Is HS Technology’s approach equally applicable to security operators of all sizes? Explain what differences there might be for smaller or larger operators.
Forchheimer:While the approach may be the same for both large and small operators in identifying their problem, the approach to correcting it may be vastly different. A larger company may have resources to allocate to this cause by creating a team to develop a program and to monitor the progress of the program over time. This company will also have a much larger subscriber base for program implementation. A smaller company may have a limited number of personnel in the office, but those staff may be able to provide a more personalized customer experience. Lou Sepulveda, one of my mentors, once told me it has everything to do with the “whether” and nothing to do with the “weather.” I have found from my past experiences that whether a company decides to make a plan or even address the false alarm problem has no direct relationship to the size of their operation.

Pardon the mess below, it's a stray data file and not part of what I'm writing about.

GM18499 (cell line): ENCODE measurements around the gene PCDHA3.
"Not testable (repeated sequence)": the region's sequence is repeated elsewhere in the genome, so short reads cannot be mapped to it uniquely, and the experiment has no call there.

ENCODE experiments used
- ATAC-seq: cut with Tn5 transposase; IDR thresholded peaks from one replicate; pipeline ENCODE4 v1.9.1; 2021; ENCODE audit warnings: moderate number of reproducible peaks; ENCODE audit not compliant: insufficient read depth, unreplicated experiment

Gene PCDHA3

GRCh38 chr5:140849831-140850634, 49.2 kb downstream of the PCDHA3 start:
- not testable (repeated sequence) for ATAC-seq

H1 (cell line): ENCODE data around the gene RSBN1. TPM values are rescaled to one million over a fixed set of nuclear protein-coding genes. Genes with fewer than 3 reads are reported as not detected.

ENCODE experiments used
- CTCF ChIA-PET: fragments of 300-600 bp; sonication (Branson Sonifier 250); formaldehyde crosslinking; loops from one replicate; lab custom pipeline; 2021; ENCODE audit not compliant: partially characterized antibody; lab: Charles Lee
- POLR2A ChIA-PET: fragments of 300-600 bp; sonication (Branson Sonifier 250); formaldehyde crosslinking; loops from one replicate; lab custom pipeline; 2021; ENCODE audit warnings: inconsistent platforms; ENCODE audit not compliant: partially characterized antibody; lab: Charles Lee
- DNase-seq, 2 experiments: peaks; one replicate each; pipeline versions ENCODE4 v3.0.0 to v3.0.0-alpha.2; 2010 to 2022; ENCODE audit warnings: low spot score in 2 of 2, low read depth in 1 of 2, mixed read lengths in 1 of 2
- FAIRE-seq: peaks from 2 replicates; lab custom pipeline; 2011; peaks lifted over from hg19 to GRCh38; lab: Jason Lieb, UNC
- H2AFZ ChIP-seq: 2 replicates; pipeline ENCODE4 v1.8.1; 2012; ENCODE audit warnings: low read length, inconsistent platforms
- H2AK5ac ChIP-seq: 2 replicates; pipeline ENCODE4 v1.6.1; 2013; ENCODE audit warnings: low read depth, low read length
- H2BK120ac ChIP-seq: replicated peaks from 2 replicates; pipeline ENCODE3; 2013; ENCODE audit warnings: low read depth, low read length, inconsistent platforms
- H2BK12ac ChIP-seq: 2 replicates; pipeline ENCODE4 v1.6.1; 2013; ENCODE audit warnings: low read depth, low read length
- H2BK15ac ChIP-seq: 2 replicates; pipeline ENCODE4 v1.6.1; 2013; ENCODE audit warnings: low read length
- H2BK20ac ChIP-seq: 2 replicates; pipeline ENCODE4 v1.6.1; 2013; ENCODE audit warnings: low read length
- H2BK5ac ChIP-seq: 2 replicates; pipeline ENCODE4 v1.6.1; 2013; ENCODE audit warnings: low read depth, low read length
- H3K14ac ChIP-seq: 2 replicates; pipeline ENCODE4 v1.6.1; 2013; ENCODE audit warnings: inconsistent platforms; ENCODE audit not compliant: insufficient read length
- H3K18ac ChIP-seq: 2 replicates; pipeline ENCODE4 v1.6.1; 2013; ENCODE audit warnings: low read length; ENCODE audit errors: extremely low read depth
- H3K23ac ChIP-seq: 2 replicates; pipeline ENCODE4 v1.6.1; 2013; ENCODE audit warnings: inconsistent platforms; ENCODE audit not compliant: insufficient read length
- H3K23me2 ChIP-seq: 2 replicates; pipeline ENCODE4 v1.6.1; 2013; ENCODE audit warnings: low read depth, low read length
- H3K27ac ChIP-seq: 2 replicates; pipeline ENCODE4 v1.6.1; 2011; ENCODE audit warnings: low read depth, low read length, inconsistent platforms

Do you believe the PDQ program is valuable to the industry and can help make a difference?
Forchheimer:The PDQ program is very valuable to the industry. For example, as an associate member of FARA, we are able to utilize some of their end-user literature. It would have taken us countless hours to develop brochures, pamphlets and handouts and it is all there on FARA’s Web site for the asking. I would recommend that any company in this business needs to minimally support FARA, and utilize the information and knowledge they provide. For those companies that do have some type of false alarm program in place, the PDQ program is a good way to evaluate potential areas of your program that may be lacking. It enabled us to create a resource for our staff as well as to reassure us that we are covering all the bases.